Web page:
The King's Scribes
Should you write for search engines?

Is AI (Artificial Intelligence) "dangerous?" Is it a good thing, or is it a bad thing? Will it take away our (human) jobs, or simply make the ones we have easier and more rewarding? How close are we to humanity's doomsday at the hands of machines (and chips?)

The answer is: not that close. If anything, humanity is perfectly capable of performing the ultimate self-sacrifice on its own.

Then again, these questions are legitimate: computer scientists have made substantial and visible progress in the field of AI over the last few years. A lot of those activities we so far thought were human in nature, are, or will soon turn out to be, not so human after all. It may simply be that humans don't need to do anything.

Part bluster and hype, part real, the advances in AI-driven technologies are making their way into the public consciousness.  And people are wondering what's over the hill; what's coming for them; what they should do about it -- if anything.

  • Should my kids bother learning to drive?
    • Cars will drive themselves in less than a decade.
  • Should my kids bother learning anything?
    • Google already knows everything.
  • Should I learn a new skill?
    • Robots may soon do it for me.
  • Should I go to work?
    • Remote work is already commonplace.
  • How likely is it that an artificial being will replace me at my job in the next decade?
    • Quite likely. You'll just have to find another.

The bright side of this story is that many, if not most of the jobs that AI will eventually replace are and always were completely useless. They were created by the need to feed the same machines and programs that run them. Let's look at an example that is close to our preferred subject here: SEO.

The need for the search engine optimization (SEO) was created the same day the Web was born. Before that day, you, a human, had to go to libraries filled with physical documents to get the information you wanted. While public libraries were invented millennials ago, their advent did not spawn a billion fake jobs; it did not force half the planet's population into becoming writers, designers, and developers just to support them; and it did not create an entire industry around hacking library cards and optimizing books and their content for the Dewey Decimal Classification system.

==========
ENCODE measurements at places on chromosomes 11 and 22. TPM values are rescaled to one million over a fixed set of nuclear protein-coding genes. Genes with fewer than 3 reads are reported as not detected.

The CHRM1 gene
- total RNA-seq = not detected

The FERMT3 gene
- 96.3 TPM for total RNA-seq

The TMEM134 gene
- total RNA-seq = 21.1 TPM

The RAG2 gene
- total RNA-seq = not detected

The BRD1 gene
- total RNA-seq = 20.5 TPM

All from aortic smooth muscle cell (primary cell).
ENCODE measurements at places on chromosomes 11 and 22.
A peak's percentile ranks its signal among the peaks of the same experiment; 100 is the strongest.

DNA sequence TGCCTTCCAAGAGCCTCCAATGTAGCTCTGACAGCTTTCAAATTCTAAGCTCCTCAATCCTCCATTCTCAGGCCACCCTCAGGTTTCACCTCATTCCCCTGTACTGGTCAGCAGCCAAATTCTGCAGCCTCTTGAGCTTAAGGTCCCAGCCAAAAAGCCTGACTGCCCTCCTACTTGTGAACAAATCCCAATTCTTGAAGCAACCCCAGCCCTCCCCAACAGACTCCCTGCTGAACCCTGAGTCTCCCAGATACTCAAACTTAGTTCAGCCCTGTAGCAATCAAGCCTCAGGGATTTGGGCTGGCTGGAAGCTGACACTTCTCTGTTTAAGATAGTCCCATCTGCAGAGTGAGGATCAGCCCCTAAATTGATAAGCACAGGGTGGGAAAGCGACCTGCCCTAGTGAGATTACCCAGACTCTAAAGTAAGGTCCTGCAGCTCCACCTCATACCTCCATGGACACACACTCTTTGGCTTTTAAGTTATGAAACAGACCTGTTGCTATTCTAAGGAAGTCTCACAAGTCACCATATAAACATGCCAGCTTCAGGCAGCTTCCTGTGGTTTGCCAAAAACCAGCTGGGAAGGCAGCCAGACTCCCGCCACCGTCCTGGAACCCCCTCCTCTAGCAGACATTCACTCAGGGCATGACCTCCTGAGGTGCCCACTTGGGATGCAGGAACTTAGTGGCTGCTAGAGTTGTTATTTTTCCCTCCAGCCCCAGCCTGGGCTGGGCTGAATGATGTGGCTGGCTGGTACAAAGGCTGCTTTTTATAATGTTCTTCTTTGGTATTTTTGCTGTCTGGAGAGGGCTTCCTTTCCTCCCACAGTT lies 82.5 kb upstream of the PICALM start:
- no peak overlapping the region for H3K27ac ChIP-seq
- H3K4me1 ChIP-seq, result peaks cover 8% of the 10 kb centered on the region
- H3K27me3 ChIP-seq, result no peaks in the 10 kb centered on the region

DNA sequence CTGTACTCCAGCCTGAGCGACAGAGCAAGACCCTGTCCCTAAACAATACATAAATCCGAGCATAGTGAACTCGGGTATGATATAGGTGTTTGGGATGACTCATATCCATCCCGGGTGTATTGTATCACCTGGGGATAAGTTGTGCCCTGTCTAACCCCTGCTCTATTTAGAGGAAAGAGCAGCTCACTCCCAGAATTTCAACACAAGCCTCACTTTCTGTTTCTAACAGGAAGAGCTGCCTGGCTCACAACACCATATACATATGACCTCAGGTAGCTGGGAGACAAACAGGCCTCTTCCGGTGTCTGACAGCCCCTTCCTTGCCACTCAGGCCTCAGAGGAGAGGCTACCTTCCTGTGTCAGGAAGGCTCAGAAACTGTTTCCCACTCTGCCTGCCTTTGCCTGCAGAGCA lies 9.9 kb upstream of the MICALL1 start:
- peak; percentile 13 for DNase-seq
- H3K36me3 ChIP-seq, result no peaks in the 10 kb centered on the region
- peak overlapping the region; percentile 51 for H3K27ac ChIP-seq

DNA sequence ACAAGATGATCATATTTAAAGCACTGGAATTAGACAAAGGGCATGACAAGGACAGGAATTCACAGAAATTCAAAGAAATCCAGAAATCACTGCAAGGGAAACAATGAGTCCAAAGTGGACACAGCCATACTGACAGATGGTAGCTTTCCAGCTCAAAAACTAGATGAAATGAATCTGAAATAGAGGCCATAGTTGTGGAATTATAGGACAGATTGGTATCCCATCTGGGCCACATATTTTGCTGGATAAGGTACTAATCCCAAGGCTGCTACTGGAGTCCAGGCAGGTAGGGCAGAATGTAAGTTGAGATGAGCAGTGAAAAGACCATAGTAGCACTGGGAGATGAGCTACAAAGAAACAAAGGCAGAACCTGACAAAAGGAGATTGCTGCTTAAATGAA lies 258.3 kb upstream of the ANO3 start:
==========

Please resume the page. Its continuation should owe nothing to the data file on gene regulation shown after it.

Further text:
Finally, the invention of libraries did not create a monstrous content industry: words and images created solely for the sake of words and images. The prevalence of Google and its peers in the realm of knowledge has created a huge, gig-economy-powered slave industry that runs on the fuel of unsuspecting wannabe writers. Those are the journalists and writers who keep pumping words and images into the Net for no one to read but the search engines. These people are content mill slaves. Their job is to spin "unique" articles at the rate of 3-5  a day. All these pieces are usually nothing but slight variations of previous work, combined with that of others, re-hashed, reworded and decorated in ways that make them sound different to the search engines that feed on them. 8 ways to do this. 13 things that do that. 20 things you didn't know. How to feed your dog. How to pet your cat. 20 tweets that changed the world. How to write a blog every day. 7 ways AI will change your life.

We need a green new deal on the Web in order to get rid of the content pollution that we created. Ironically, if any job can, and should, be replaced by AI, it has to be that of the content writer.



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